California Governor Gavin Newsom, Despite Pledge, Signed 1,709 Oil and Gas Production Permits

This story is co-published with Capital & Main

Gavin Newsom wearing mask in Los Angeles
California Governor Gavin Newsom photographed wearing a mask in Los Angeles on June 3, 2020. Getty/Genaro Molina

Out of all the Joe Biden administration's suite of executive orderson climate signed on Wednesday, advocates in California have latched on to one in particular: a promise to halt new oil and gas lease sales on public lands and offshore and to review existing leases.

Some of them hope that the move could inspire similar action by California Gov. Gavin Newsom's administration, which has so far approved more than 8,000 oil and gas permits on state lands.

The president's order, which directs the secretary of the interior to pause on entering into leases, will itself not have a huge effect on oil and gas production in California; production on federal lands accounts for less than 10 percent of all drilling in the state. In December, the Trump administration sold leases on seven parcels of land totaling 4,133 acres, all in Kern County. It was the first federal lease sale in California in eight years.

But the Trump administration had previously announced that the Bureau of Land Management could pursue lease sales for 1.2 million acres of land in California, including 400,000 acres of public land, prompting Reps. James Panetta, Julia Brownley and Salud Carbajal, all Democrats with California congressional districts, to reintroduce legislation supporting a ban on oil and gas operations for public lands.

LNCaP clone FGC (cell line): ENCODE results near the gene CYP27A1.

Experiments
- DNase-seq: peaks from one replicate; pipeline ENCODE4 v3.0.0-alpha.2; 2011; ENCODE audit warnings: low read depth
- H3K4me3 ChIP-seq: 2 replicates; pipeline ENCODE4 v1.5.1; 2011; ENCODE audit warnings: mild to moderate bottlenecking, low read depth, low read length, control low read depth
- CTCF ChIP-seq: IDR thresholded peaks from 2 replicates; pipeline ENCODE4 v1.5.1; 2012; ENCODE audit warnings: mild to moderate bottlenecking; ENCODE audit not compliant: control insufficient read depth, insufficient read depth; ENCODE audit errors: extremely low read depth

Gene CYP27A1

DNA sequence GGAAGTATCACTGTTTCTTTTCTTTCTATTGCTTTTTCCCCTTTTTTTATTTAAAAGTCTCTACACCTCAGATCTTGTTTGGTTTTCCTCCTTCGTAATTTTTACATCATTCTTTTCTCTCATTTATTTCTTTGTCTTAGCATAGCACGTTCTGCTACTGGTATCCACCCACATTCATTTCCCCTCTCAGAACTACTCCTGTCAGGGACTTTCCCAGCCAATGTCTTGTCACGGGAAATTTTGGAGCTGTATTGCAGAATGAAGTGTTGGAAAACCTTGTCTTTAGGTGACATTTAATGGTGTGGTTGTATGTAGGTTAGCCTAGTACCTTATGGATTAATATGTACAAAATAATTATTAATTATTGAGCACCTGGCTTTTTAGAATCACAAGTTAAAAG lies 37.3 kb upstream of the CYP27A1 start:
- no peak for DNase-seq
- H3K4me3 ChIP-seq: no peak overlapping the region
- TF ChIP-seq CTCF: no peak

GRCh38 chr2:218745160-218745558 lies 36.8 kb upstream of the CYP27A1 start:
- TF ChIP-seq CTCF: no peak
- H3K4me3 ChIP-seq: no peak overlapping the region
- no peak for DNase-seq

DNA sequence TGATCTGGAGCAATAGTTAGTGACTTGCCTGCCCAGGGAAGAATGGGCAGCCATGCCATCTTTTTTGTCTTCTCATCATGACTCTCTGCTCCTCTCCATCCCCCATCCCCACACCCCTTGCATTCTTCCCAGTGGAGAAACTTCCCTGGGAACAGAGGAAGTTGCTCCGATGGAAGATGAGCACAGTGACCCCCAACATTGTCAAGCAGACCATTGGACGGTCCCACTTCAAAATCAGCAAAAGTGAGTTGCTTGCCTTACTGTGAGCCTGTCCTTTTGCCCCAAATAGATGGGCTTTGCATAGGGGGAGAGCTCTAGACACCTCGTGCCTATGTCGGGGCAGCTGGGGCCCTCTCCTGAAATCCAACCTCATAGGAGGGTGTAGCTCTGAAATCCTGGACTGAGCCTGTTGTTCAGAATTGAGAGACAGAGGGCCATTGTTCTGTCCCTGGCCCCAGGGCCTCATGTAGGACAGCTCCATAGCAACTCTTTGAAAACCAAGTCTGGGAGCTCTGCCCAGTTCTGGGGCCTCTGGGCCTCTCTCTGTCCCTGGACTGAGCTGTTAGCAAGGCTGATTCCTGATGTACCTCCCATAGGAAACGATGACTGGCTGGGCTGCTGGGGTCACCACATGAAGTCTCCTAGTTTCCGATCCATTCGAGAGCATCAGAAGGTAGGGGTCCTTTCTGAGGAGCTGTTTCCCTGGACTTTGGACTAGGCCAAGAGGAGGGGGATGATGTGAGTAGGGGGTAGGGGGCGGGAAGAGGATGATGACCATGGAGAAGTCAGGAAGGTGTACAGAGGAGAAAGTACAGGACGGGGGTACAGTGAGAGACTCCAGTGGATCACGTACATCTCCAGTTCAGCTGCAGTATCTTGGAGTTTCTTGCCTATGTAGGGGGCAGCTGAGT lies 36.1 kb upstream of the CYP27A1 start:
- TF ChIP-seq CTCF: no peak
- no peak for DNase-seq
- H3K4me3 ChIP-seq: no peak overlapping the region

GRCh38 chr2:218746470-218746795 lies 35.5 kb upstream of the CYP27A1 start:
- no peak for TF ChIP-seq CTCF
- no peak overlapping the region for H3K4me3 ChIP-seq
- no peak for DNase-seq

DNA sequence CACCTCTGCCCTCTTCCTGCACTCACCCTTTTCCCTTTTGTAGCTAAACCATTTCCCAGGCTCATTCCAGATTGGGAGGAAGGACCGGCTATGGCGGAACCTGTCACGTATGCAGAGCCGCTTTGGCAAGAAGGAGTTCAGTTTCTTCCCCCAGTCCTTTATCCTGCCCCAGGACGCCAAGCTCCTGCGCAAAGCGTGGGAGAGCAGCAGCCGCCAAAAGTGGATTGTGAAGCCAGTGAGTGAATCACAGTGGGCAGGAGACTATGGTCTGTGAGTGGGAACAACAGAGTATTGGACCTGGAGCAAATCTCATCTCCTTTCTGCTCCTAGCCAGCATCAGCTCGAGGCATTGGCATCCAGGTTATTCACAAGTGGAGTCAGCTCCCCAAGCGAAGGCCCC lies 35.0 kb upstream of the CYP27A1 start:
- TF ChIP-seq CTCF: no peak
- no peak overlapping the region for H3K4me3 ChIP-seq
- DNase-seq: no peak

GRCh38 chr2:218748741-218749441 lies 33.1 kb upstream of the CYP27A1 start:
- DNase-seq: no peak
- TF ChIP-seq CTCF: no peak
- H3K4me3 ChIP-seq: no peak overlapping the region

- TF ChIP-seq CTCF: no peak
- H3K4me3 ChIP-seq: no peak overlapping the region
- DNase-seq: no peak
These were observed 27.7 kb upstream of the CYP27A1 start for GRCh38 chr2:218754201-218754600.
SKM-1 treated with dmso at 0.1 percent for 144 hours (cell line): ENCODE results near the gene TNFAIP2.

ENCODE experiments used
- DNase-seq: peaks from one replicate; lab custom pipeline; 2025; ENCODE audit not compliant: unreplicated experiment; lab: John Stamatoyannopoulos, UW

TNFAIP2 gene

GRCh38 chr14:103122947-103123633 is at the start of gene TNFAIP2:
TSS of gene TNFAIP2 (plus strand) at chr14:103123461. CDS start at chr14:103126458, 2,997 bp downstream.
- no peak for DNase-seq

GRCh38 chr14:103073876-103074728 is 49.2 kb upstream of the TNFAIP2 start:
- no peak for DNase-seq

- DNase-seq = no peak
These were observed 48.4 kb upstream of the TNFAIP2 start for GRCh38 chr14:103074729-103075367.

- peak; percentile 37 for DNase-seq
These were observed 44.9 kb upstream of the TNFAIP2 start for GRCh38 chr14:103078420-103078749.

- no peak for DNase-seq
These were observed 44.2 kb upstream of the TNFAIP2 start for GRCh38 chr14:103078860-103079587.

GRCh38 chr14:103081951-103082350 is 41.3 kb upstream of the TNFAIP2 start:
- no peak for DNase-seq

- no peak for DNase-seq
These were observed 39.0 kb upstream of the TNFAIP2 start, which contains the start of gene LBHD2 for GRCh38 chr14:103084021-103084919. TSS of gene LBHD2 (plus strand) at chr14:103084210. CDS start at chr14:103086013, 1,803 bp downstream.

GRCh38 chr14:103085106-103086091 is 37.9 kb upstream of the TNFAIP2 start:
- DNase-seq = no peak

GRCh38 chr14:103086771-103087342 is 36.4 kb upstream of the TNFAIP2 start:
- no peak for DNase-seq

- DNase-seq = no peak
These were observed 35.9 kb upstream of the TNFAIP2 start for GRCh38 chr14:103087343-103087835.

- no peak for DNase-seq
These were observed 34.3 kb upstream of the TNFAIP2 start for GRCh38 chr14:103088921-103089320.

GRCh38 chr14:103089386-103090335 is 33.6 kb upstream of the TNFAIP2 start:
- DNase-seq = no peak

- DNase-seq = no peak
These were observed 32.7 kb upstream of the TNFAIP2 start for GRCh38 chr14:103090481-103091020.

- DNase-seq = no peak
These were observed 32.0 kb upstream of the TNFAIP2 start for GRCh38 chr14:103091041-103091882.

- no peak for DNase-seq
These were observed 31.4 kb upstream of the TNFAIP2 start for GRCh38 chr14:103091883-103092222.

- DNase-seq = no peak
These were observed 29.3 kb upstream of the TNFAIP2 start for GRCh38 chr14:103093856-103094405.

Advocates are also hoping to leverage the executive order to stop oil and gas production on lands where the Trump administration already sold leases.

"None of the companies [that hold leases from the December sale] have started exploratory drilling, and we think the combination of the pause and the announced review process will help us push for those leases to be blocked from development," said Athan Manuel, director of the Sierra Club's Lands Protection Program.

According to Manuel, climate advocacy organizations nationwide intend to file lawsuits to prevent development on federal lands that were leased to oil and gas companies by the Trump administration.

"We're looking for the best foothold on how to legally challenge those leases," Manuel said. One possible legal argument is that developing the wells "would contradict the climate goals outlined by the Biden administration."

Yet the fight over oil and gas leasing in the state is largely unfolding on state land, where 90 percent of oil and gas operations take place.

Extraction
Oil pipelines and drilling equipment at an ERG facility are tucked into the hills east of Santa Maria as viewed on April 6, 2018, near Santa Maria, California. George Rose/Getty Images

Governor Newsom has projected the image of a climate advocate, pledging in October that the state would ban all hydrofracturing by 2024. At the same time, his administration granted 1,709 new oil and gas well production permits in 2020, according to the FracTracker alliance—a 116.6 percent increase over the previous year.

Climate and environmental justice advocates are hoping that the commitment of action from President Biden will push state officials to halt oil and gas production.